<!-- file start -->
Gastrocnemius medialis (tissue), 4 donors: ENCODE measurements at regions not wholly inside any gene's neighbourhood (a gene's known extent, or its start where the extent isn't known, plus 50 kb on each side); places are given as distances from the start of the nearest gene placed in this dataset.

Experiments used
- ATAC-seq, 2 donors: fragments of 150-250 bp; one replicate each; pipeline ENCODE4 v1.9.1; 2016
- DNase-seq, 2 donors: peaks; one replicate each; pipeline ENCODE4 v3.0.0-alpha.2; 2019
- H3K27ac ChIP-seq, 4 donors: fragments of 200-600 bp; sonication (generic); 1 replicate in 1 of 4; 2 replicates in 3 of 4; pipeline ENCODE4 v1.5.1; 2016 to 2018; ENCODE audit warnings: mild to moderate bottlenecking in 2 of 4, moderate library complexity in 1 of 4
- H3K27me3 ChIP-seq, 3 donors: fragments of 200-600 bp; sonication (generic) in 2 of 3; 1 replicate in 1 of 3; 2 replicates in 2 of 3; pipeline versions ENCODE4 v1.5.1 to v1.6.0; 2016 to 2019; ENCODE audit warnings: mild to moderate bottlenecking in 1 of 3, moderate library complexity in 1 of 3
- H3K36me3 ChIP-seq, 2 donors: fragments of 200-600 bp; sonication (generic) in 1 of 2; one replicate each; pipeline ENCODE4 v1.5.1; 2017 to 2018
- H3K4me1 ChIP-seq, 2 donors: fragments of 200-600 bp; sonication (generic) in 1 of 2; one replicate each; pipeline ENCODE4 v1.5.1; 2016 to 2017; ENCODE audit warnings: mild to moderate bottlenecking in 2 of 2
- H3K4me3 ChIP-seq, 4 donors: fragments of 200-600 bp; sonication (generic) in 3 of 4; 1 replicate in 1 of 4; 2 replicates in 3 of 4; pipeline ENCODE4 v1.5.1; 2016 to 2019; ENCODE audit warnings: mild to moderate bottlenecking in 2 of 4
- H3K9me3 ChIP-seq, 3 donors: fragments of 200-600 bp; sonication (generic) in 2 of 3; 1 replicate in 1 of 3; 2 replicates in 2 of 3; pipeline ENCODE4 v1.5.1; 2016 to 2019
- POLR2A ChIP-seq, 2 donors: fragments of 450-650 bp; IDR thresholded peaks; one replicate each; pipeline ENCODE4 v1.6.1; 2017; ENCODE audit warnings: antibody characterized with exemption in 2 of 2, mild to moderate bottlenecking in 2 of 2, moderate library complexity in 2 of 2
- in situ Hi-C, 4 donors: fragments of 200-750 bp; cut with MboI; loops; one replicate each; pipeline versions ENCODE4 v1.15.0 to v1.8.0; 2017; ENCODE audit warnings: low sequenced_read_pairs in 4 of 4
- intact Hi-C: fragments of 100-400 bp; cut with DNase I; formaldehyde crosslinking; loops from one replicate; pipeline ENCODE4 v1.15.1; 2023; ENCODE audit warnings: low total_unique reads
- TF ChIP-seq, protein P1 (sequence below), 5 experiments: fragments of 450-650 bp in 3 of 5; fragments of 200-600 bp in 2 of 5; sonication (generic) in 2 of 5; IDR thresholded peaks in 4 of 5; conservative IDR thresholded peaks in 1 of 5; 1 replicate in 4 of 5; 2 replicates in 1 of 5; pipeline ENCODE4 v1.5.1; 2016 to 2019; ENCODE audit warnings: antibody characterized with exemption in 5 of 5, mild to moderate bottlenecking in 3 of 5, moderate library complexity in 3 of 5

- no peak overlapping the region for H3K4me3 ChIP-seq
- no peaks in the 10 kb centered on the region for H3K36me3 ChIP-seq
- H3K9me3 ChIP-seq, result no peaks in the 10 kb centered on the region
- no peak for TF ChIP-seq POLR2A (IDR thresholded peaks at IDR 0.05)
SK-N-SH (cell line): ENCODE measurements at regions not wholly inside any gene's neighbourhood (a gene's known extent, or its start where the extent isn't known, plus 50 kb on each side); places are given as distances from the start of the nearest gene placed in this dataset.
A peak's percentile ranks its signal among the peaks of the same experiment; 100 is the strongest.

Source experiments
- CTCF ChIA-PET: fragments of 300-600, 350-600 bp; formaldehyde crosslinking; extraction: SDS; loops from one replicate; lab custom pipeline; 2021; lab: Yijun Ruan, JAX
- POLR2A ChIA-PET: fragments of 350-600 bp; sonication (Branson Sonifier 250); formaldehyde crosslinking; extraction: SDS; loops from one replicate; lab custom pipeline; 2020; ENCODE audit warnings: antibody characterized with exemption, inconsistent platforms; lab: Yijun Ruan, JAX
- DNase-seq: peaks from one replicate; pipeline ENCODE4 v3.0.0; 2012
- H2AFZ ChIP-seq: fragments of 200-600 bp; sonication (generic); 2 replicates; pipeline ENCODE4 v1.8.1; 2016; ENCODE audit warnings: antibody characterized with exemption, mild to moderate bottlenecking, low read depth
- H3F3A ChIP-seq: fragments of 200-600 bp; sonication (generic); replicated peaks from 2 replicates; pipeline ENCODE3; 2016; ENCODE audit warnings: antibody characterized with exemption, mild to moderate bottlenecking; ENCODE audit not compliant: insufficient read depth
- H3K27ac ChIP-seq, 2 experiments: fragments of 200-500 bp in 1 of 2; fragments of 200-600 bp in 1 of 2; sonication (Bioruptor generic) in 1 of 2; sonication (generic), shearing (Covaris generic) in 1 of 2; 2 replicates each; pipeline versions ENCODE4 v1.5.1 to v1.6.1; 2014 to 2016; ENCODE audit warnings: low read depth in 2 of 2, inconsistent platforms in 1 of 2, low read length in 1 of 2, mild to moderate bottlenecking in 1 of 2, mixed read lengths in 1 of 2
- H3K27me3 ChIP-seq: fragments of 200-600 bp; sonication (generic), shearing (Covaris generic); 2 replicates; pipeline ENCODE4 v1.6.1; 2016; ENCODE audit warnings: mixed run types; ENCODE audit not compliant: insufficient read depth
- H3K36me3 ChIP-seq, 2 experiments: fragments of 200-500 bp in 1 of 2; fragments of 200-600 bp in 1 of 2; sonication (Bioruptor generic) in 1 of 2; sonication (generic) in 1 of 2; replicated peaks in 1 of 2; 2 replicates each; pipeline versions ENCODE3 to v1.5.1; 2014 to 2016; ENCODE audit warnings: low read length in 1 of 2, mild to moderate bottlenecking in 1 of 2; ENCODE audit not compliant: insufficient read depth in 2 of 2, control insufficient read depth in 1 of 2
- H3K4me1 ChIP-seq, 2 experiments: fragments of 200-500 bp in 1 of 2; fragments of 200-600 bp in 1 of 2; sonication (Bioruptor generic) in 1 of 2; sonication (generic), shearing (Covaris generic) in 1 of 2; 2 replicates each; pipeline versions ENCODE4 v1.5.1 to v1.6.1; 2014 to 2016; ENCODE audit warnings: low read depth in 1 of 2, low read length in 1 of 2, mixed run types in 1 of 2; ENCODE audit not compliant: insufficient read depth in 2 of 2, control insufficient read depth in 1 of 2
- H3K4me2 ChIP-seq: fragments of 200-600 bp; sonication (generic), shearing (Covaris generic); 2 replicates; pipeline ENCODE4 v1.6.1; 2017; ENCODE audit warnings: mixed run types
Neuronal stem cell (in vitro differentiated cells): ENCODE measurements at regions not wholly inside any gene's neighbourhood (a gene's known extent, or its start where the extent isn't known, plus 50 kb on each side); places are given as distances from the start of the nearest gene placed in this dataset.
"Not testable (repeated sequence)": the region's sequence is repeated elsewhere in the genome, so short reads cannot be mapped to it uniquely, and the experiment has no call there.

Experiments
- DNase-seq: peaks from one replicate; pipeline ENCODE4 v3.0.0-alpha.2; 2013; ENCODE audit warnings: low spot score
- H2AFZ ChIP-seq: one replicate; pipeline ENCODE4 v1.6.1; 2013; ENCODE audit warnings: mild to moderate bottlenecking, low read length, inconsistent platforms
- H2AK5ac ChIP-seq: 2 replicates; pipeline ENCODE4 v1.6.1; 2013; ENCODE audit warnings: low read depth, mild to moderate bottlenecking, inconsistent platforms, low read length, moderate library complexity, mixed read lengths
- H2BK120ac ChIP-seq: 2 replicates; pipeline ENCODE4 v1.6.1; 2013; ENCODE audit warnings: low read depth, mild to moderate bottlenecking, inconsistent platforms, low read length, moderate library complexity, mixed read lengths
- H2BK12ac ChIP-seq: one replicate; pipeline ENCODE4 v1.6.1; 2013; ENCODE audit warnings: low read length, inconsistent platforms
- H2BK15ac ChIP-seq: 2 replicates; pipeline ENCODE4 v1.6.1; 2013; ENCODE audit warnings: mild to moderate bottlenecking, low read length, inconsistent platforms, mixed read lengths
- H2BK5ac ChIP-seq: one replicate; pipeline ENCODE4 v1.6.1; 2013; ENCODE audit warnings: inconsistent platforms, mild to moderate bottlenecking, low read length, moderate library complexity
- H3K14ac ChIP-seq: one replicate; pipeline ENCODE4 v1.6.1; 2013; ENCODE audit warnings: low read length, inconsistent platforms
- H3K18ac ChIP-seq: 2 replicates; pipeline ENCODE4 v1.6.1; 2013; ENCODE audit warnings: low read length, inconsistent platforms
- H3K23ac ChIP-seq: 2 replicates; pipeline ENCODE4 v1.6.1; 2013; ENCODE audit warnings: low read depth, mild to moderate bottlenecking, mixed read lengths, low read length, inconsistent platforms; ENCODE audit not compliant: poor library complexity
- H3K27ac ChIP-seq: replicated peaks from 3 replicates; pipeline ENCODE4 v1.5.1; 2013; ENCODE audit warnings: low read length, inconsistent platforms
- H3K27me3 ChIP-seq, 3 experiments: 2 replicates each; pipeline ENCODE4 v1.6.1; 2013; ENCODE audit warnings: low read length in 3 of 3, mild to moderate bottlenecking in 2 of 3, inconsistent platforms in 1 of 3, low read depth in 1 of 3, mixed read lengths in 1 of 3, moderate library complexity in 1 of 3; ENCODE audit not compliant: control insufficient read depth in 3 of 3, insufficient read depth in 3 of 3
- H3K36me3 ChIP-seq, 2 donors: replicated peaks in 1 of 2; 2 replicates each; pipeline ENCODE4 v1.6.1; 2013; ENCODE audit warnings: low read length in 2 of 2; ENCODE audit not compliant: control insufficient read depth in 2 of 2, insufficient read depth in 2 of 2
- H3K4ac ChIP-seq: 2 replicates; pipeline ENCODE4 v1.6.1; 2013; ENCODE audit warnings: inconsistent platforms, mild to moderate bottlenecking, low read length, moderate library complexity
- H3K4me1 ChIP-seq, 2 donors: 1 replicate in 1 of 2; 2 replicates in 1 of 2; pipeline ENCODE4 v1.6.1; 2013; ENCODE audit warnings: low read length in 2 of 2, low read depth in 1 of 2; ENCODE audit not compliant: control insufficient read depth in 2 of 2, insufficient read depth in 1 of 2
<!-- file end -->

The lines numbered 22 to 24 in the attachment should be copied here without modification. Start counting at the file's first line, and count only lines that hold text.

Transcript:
- CTCF ChIA-PET: fragments of 300-600, 350-600 bp; formaldehyde crosslinking; extraction: SDS; loops from one replicate; lab custom pipeline; 2021; lab: Yijun Ruan, JAX
- POLR2A ChIA-PET: fragments of 350-600 bp; sonication (Branson Sonifier 250); formaldehyde crosslinking; extraction: SDS; loops from one replicate; lab custom pipeline; 2020; ENCODE audit warnings: antibody characterized with exemption, inconsistent platforms; lab: Yijun Ruan, JAX
- DNase-seq: peaks from one replicate; pipeline ENCODE4 v3.0.0; 2012